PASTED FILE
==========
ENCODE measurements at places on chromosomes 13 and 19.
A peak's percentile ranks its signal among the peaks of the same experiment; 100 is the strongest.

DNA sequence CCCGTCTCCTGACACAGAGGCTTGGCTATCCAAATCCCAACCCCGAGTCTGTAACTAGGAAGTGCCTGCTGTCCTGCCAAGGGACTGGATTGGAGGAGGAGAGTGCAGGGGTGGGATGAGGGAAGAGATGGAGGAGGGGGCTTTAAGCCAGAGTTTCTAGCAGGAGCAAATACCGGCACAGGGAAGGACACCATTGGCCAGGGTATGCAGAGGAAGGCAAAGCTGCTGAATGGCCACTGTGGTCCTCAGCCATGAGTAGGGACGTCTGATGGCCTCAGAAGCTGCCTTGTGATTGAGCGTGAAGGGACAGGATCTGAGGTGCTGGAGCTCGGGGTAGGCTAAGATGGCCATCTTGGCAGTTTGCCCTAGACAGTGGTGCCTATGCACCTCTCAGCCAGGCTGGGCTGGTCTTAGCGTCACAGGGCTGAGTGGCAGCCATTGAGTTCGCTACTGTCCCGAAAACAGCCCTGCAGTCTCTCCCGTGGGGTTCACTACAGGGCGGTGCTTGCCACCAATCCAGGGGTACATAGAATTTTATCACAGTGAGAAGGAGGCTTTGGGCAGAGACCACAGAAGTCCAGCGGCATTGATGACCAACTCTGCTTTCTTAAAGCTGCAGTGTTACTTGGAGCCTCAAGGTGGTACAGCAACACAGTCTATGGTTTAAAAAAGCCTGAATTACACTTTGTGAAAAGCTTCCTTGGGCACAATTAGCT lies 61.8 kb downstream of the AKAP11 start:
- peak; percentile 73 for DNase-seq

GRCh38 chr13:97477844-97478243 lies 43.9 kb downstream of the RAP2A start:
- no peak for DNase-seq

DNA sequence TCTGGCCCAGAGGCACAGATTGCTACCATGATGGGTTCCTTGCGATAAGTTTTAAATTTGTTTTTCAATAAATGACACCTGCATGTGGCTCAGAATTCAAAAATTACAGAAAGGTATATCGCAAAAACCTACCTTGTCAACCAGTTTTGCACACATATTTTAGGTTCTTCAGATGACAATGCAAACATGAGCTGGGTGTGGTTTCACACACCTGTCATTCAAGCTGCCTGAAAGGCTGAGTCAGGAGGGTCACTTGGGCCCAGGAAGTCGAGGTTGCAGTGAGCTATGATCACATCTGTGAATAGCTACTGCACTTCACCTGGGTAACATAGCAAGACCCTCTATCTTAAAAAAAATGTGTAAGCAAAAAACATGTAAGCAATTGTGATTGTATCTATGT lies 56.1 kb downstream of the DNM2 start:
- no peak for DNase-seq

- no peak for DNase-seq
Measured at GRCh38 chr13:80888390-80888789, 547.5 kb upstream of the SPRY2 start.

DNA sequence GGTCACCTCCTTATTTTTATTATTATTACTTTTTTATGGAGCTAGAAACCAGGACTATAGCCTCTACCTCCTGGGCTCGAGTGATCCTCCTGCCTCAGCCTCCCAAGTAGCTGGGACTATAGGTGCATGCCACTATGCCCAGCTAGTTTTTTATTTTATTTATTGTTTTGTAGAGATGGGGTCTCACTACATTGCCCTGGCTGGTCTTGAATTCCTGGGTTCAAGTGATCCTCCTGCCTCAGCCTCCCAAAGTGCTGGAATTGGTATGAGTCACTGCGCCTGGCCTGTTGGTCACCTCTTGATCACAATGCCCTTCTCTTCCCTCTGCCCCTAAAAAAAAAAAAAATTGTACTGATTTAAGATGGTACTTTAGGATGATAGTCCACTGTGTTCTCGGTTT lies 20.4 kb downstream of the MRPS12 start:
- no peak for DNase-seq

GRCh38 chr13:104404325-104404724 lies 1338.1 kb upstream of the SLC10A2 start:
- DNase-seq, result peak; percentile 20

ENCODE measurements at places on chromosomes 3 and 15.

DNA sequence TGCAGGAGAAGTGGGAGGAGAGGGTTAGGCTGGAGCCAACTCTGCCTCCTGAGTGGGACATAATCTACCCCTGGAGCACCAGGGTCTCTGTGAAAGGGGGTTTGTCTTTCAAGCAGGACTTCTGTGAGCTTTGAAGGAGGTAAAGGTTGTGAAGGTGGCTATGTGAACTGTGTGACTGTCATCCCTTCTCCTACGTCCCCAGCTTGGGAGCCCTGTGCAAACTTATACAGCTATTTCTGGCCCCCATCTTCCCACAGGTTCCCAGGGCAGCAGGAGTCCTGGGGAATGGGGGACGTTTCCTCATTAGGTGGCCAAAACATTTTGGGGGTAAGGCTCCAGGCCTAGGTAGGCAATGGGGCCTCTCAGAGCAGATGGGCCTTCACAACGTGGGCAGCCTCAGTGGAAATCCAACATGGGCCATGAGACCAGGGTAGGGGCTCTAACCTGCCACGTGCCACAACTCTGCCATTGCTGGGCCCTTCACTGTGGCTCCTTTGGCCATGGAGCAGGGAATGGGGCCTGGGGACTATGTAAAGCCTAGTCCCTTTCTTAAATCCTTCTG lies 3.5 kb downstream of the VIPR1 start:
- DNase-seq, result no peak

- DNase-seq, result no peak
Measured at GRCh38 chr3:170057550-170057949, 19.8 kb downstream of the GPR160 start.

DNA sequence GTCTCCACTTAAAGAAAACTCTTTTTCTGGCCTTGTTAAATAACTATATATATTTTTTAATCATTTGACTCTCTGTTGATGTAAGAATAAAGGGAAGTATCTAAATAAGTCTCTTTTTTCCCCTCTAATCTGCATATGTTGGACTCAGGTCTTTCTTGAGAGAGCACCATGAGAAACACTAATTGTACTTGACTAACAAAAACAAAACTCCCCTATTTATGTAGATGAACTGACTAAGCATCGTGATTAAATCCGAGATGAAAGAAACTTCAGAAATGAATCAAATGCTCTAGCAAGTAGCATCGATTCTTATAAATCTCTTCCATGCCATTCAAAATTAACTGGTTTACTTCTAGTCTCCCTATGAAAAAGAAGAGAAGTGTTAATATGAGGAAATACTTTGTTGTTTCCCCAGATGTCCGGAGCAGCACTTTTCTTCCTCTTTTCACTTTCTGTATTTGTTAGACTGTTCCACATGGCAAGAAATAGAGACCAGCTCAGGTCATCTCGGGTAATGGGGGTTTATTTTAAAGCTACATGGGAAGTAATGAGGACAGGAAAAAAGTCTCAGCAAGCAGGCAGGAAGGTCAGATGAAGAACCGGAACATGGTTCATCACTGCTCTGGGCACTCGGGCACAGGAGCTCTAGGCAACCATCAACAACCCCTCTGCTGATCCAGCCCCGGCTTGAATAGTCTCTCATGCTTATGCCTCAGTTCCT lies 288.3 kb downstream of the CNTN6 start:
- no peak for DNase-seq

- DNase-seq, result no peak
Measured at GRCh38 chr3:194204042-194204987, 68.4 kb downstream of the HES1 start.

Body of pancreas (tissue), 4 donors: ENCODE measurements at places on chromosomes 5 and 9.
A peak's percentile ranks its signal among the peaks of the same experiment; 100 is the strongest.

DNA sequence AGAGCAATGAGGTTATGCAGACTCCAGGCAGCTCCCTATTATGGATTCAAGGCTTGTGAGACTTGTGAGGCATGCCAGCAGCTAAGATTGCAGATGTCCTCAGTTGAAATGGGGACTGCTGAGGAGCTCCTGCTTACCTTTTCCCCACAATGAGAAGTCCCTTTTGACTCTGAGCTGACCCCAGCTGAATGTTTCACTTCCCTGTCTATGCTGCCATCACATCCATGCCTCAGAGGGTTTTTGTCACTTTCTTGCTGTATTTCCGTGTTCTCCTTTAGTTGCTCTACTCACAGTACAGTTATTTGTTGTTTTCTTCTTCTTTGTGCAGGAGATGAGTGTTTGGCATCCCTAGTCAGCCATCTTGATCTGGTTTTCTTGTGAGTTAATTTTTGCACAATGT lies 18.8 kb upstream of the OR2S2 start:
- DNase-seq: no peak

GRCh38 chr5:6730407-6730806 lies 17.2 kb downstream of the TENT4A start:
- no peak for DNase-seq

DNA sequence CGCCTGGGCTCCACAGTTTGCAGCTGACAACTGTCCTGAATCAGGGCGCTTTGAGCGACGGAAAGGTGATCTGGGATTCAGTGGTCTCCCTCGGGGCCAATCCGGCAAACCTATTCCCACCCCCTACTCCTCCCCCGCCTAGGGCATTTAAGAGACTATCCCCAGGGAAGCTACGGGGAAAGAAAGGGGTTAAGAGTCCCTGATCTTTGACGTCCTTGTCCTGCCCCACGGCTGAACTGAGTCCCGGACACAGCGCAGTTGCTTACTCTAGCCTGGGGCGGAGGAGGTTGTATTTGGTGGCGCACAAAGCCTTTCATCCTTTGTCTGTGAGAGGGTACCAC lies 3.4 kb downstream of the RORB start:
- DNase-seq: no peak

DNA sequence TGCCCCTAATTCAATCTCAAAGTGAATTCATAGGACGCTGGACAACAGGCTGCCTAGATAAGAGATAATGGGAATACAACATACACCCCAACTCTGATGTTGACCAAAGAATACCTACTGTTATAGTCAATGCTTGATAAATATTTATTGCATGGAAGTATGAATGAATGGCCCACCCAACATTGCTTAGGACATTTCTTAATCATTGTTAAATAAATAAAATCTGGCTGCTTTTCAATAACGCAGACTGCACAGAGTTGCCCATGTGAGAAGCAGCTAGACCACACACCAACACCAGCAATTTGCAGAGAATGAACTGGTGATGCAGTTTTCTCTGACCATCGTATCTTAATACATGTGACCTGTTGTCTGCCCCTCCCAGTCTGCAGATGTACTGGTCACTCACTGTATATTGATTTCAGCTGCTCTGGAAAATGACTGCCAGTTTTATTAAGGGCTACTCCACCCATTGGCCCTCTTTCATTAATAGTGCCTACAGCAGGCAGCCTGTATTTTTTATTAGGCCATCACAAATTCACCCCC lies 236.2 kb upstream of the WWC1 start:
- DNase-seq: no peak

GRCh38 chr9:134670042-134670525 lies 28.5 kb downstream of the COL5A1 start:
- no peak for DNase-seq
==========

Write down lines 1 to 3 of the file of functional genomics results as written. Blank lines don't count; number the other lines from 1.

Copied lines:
ENCODE measurements at places on chromosomes 13 and 19.
A peak's percentile ranks its signal among the peaks of the same experiment; 100 is the strongest.

DNA sequence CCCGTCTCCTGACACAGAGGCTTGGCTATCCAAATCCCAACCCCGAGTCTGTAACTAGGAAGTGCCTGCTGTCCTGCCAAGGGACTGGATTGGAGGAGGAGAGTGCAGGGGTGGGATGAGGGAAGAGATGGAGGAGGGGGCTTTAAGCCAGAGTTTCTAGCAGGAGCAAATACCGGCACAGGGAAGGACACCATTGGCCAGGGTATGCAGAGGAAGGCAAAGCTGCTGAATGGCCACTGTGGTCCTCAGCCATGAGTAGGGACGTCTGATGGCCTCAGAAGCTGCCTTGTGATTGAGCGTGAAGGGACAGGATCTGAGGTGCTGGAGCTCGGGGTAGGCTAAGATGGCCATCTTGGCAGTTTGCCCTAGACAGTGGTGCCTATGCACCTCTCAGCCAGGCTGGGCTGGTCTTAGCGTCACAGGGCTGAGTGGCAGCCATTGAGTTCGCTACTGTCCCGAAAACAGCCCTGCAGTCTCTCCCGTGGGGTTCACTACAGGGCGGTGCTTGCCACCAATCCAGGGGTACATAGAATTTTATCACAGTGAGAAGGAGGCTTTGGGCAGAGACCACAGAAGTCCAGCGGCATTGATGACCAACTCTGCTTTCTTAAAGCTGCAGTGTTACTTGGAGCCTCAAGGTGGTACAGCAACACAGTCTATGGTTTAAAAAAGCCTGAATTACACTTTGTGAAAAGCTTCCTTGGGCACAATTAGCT lies 61.8 kb downstream of the AKAP11 start: